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FAQs


Q1. What is wet spot ? and how do you stop it!

answer - when the wax does not fully adhere to the glass surface , leaving round marks representing air bubbles.
remedy - difficult to be 100%, but using low melt waxes,could add petroleum jelly or similar,  warming the glass before pouring, using non alcohol based FOs, or cheat and use coloured or frosted glass.

Q2. What are the best moulds to use?

answer - very much depends on candle type, finish , shape and size etc. Metal moulds tend to provide high shine finished surface, especially if used in conjunction with a water bath, disadvantages are METAL moulds get to hot handle, mould seal melts, prone to rusting or oxidising and dent if dropped. perspex moulds can crack and shatter, or melt if used with alcohol based FOs. Polythene moulds are the most robust, can be dropped and do not bend, do not transfer heat as fast as metal, so easier to handle.

Result best all rounders are polythene which last forever and reject all the above issues.

Q3. - How Much wax do I need?

answer - to calculate how much wax you need for containers, first fill the container/s with water to the approx desired level, then weigh the water , the weight of water is approximately 10% higher than a equivalent amount of wax.

Q4. - What size wick do I want?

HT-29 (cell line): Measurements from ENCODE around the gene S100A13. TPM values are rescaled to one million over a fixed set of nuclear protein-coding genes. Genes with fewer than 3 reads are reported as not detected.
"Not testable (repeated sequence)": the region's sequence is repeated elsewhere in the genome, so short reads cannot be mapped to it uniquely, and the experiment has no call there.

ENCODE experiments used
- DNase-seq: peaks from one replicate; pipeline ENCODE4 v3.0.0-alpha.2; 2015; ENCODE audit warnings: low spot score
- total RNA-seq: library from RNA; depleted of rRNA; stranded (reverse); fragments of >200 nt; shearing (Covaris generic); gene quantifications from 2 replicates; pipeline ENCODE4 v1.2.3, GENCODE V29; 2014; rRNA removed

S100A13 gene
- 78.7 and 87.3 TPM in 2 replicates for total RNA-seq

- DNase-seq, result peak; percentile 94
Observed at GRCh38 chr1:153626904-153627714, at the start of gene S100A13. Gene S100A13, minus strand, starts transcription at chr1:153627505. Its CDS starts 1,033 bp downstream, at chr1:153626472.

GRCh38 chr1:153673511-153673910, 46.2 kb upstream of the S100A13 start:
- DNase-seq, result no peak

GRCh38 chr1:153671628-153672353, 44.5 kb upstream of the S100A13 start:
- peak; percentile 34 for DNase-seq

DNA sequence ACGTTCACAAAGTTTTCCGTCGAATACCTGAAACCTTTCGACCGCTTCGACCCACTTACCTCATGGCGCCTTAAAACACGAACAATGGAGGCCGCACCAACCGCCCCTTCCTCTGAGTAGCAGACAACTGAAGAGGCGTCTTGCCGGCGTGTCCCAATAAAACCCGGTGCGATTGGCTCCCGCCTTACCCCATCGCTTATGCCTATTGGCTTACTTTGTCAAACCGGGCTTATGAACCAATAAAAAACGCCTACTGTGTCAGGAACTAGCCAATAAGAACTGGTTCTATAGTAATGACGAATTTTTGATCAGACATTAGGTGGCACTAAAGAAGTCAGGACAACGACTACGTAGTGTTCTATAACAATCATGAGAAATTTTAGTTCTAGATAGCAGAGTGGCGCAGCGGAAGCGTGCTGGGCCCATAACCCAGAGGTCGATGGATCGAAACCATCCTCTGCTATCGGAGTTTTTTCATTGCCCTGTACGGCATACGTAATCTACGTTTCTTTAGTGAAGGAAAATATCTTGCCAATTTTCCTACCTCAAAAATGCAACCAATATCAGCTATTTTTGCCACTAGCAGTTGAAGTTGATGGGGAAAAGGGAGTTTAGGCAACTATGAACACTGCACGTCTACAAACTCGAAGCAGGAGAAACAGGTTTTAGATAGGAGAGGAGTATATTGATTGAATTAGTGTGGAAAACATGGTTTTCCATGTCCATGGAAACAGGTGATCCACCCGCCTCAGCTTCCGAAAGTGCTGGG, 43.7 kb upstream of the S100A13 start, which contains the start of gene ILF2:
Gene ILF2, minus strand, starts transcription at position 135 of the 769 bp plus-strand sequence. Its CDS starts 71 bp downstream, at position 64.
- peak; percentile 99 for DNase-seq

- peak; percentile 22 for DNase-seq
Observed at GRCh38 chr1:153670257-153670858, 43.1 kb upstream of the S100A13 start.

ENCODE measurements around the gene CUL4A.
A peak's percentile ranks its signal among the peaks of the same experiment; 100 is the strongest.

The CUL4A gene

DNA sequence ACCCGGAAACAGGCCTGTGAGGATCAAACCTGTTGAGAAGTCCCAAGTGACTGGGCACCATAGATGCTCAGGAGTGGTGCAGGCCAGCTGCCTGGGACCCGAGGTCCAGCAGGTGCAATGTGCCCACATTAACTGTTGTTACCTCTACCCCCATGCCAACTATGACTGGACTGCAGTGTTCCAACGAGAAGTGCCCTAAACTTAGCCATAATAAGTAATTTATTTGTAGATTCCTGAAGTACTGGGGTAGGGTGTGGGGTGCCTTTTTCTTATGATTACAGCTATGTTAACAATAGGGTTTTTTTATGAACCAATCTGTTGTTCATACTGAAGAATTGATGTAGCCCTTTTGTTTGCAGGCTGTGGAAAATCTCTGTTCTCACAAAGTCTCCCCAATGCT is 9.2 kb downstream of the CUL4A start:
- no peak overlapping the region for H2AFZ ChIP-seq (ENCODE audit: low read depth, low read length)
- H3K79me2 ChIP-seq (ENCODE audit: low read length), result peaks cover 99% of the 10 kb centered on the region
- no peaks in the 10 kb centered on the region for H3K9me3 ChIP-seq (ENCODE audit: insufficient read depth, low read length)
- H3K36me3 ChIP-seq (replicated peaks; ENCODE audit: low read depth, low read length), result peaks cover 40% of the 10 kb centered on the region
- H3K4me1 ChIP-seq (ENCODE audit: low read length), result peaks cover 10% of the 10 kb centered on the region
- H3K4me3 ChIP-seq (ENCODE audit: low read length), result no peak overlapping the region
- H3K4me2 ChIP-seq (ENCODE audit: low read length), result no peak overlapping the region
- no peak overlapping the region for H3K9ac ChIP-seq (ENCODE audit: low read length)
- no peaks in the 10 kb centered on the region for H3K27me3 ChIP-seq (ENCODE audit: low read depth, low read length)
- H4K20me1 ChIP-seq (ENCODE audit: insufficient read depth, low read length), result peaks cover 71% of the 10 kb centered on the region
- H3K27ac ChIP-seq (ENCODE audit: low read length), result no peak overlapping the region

answer - wicks and wicking are sized according to the desired finished candle diameter eg a 50mm candle wick is to make candles 50mm in diameter, so just measure the width of your  container or mould and that is generally the wick size you need, if you are using natural waxes or beeswax, these tend to be more viscous, so choose a wick size one size up when using these types of waxes. 

Q5. - Which wax shall I use?

answer - What sort of candle are you making, waxes are grouped as natural or mineral, with container or pillar blends. If making a container candle then basic mineral paraffin wax will slightly adhere to the walls if no additives are put in such a stearin, but does not perform as well as a container wax, which is softer and more likely to adhere to the container walls, using paraffin wax with stearin to harden the wax, will create a lollipop when cooled, basically lifting out of the container when cold.

So choose the wax according to what type of candle you are making, pillar waxes or paraffin wax + stearin for pillar type candles and wax melts, container waxes for candles made to burn in the container such as teacup candles.

Q6. - Can I dye Natural wax ?

answer - Yes you can , but you will not achieve a clear bright colour, because most natural waxes have cloudy properties when cooled, which causes the wax to set with a cloudy appearance, therefore most natural waxes when dyed are pastel milky finish, remember Soy wax has a natural beautifull ivory colour , so you have to add more dye than mineral waxes. Diamond Dye chips work best with natural waxes, whereas majority of dyes works with mineral wax, especially if enhanced by using stearin 

























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